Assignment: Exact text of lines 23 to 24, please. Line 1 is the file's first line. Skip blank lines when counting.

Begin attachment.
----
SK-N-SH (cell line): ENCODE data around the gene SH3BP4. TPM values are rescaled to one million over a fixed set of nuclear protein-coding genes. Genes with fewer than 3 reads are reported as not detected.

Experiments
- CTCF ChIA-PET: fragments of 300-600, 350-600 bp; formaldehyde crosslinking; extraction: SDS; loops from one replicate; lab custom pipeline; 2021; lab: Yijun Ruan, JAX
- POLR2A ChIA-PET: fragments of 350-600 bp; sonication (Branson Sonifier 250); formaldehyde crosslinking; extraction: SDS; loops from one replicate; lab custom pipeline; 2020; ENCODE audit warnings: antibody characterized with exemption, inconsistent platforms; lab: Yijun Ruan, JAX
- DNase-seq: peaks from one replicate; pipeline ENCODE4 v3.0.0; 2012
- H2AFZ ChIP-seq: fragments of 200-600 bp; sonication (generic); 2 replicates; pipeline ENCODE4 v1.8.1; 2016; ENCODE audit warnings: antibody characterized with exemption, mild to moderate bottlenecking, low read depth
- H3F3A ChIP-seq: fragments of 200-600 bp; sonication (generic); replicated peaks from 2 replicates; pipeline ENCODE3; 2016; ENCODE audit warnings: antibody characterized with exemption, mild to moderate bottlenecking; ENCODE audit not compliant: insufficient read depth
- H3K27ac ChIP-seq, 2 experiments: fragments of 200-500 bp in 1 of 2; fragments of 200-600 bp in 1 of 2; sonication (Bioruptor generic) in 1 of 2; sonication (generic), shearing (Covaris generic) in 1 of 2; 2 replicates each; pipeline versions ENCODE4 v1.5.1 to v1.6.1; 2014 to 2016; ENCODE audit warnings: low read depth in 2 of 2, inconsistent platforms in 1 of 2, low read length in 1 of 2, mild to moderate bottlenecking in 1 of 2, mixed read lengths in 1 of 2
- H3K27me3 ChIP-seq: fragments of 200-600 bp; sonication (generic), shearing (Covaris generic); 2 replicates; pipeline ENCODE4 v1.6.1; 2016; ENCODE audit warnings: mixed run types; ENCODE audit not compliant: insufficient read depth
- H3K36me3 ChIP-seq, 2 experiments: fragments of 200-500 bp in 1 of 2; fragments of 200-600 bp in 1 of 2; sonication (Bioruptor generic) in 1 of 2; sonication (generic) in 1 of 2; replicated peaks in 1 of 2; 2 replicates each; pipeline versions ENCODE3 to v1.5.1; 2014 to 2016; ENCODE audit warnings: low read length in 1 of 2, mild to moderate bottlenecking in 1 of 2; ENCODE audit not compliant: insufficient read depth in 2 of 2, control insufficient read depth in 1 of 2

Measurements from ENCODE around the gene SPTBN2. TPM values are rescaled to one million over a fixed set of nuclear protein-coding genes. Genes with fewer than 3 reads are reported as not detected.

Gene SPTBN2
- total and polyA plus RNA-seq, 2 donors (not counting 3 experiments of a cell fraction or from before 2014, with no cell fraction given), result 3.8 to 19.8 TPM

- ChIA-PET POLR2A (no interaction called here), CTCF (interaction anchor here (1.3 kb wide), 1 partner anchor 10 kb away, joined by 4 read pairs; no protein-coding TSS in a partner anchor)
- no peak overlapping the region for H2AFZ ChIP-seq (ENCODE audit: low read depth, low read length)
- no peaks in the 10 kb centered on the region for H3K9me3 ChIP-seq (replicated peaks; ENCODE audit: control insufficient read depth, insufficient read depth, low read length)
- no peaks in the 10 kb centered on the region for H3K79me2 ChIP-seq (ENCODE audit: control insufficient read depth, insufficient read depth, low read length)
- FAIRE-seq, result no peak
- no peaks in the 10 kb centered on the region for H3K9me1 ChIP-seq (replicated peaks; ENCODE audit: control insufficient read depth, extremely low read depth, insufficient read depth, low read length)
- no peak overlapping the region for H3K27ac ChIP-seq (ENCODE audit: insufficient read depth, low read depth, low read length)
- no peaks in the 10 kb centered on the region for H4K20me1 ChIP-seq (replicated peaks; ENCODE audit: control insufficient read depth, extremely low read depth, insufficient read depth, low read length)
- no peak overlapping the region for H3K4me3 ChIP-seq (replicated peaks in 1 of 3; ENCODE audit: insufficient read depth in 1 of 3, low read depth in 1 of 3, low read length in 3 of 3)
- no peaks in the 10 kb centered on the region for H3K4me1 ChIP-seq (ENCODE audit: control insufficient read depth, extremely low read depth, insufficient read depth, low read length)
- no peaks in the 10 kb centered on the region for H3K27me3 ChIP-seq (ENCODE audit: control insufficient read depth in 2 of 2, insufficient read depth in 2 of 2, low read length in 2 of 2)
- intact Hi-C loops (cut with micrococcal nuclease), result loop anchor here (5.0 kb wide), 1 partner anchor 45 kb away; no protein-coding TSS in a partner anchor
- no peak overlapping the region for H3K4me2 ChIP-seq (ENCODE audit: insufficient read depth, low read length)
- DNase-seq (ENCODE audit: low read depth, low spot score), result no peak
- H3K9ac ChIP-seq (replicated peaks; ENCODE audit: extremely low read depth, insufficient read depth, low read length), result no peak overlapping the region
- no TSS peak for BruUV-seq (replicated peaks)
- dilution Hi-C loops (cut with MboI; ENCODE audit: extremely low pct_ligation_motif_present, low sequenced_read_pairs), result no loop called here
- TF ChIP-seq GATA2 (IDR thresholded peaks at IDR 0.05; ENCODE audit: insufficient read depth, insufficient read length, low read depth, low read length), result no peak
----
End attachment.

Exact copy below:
- no peaks in the 10 kb centered on the region for H3K4me1 ChIP-seq (ENCODE audit: control insufficient read depth, extremely low read depth, insufficient read depth, low read length)
- no peaks in the 10 kb centered on the region for H3K27me3 ChIP-seq (ENCODE audit: control insufficient read depth in 2 of 2, insufficient read depth in 2 of 2, low read length in 2 of 2)